The library recently announced the arrival of 20 books on financial literacy, provided by the Vermont Department of Libraries and the state treasurer’s office. Rutland was one of two libraries selected for the collection; the other participating institution is Brownell Library in Essex Junction.

What if … 

Although this discussion might be premature, maybe the time is approaching to look at the mall as a tremendous resource that might be otherwise put to use. Recent departures from Diamond Run Mall have led part of the community to discuss what other uses the mall could serve, either all or in part. Among the most promising are relocation for state agencies, including Children and Families, AOT, State Police, Corrections and others. The resultant vacancies would make room for retail and private offices downtown. Neither an industrial incubator nor a southern campus for the University of Vermont seems likely to gain state approval.

Painless pitching in

The Four Winds Nature Program is looking for parents to collect and redeem bottles to help out the Wallingford Elementary School’s natural sciences enrichment program. The Wallingford group could use some extra help because revenues disappeared with a break-in at the transfer station. The town administration is hoping to keep a steady stream of bottles moving through the transfer station to minimize incentive for future theft and vandalism, and a way to volunteer time for students in spite of busy work schedules.

Who comes to Vermont to visit our farms?

A $45,000 grant from the U.S. Department of Agriculture is going to help the Rutland Regional Planning Commission and the Rutland Area Farm and Food Link find out. Study results may help agriculturally-based business tap into an as yet unrealized additional income stream that is already coming to Vermont. Visitors to Green Mountain resort areas reportedly ask about visiting farms although the principal aim of their sojourn may be to hike, ski, or camp. The grant hopes to spot trends among these convenient travelers and identify how farmers can expand their farming activities to meet those requests.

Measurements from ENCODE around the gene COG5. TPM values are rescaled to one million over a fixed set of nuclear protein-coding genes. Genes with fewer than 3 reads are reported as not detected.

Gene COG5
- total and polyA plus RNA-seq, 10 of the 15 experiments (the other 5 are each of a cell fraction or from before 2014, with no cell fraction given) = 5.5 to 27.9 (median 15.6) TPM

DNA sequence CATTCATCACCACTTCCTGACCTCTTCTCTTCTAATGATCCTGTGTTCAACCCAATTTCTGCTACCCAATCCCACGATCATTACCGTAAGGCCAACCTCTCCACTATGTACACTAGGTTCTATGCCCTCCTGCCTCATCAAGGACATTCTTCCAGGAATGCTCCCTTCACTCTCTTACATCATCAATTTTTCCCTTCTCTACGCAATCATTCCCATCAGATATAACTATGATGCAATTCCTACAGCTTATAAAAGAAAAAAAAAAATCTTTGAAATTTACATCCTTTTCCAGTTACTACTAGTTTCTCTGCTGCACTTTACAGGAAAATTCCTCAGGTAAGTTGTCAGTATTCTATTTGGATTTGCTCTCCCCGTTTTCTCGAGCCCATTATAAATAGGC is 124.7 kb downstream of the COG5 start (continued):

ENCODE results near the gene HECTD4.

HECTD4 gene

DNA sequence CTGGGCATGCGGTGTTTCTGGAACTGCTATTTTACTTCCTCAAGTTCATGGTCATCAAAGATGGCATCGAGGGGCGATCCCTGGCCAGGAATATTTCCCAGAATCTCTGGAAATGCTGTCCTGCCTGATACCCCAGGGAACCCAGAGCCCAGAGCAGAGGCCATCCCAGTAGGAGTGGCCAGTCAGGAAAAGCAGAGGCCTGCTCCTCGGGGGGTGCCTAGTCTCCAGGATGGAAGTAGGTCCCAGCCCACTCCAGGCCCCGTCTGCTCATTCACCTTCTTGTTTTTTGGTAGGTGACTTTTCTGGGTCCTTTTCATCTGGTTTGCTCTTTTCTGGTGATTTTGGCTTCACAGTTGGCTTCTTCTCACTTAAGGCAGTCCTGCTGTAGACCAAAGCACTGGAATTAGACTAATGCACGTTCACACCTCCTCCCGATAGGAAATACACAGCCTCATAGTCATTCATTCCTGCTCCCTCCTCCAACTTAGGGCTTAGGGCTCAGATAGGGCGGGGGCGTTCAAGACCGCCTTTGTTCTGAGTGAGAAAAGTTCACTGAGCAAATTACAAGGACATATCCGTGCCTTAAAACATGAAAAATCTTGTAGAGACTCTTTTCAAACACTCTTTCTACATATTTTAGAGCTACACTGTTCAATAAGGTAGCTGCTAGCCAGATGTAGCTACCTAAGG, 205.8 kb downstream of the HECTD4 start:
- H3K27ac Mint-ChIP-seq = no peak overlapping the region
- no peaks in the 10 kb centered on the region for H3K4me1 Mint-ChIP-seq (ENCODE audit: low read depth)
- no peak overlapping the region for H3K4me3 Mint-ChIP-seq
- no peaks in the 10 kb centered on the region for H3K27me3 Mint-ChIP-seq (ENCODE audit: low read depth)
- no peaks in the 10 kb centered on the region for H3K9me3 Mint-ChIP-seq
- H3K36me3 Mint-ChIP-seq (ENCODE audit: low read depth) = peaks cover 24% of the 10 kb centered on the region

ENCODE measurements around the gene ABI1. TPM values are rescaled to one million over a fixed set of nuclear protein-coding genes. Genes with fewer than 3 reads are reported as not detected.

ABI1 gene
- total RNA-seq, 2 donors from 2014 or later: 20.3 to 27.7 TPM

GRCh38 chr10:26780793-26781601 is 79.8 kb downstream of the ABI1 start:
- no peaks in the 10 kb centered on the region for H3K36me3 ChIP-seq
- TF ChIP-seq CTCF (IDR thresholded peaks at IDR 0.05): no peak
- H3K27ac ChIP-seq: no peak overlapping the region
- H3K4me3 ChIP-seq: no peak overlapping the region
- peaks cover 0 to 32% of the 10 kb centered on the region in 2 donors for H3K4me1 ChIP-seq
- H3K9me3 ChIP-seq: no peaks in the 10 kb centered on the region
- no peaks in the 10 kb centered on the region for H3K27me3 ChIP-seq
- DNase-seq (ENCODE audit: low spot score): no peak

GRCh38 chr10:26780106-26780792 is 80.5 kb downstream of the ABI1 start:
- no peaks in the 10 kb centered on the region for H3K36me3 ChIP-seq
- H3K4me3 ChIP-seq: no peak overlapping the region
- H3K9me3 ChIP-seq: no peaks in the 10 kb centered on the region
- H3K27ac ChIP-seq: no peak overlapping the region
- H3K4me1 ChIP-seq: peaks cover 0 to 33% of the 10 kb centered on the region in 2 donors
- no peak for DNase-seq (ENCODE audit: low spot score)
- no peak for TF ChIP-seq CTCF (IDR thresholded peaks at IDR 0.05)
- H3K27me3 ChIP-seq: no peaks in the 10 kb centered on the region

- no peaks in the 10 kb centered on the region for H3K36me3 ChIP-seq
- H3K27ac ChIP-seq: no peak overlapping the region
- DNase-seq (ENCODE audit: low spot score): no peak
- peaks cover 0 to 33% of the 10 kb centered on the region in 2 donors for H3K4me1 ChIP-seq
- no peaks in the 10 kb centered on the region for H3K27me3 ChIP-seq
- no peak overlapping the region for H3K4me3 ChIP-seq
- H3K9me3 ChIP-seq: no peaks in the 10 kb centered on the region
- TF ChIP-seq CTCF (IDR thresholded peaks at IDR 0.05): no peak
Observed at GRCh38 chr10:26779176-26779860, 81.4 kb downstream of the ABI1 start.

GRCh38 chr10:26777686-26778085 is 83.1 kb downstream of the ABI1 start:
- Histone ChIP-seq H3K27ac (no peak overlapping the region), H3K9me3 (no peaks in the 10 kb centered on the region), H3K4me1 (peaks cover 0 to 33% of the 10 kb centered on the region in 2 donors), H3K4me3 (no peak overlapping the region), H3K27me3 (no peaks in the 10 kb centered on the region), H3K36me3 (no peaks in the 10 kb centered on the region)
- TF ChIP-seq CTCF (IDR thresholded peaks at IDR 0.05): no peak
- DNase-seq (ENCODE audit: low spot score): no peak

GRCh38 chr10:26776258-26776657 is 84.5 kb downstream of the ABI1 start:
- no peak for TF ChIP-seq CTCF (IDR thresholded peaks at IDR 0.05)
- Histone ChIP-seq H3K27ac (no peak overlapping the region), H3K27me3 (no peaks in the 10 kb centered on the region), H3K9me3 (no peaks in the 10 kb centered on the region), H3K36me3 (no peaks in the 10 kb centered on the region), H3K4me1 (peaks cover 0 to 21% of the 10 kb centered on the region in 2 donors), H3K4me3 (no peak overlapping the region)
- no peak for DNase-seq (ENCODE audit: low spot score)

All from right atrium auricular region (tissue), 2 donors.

Lani’s weekly picks

Thursday-Friday, Oct. 2-3—Grace Congregational Church holds a fall rummage sale. Thursday, 6 to 9 p.m.; Friday, bag sale, 9 a.m. to 12-noon.

Saturday-Sunday, Oct. 4-5—Fall Open Studio Weekend.

Saturday, Oct. 4—The Paramount Theatre becomes Smokey Joe’s Café, featuring the music of the Coasters. 8 p.m. 775-0903.

Saturday, Oct. 4—Rutland Church of the Nazarene, 112 Lincoln Ave., presents The Middle River Gospel Band in concert. 7 p.m. Fellowship after concert with dessert. Free will offering. 747-9977.

Sunday, Oct. 5—St. Stanislaus Parish Hall hosts the annual fall Polish dinner with two seatings, 1 and 4:30 p.m. Ceil Scott, 438-5689; Vicki Bania, 438-5522.

Sunday, Oct. 5—Encore presentation, live from The National Theatre of Great Britain, “A Streetcar Named Desire.” Paramount Theatre. 2 p.m.

Thursday, Oct. 9—B.B. King shares the blues at the Paramount Theatre, 8 p.m. 775-0903.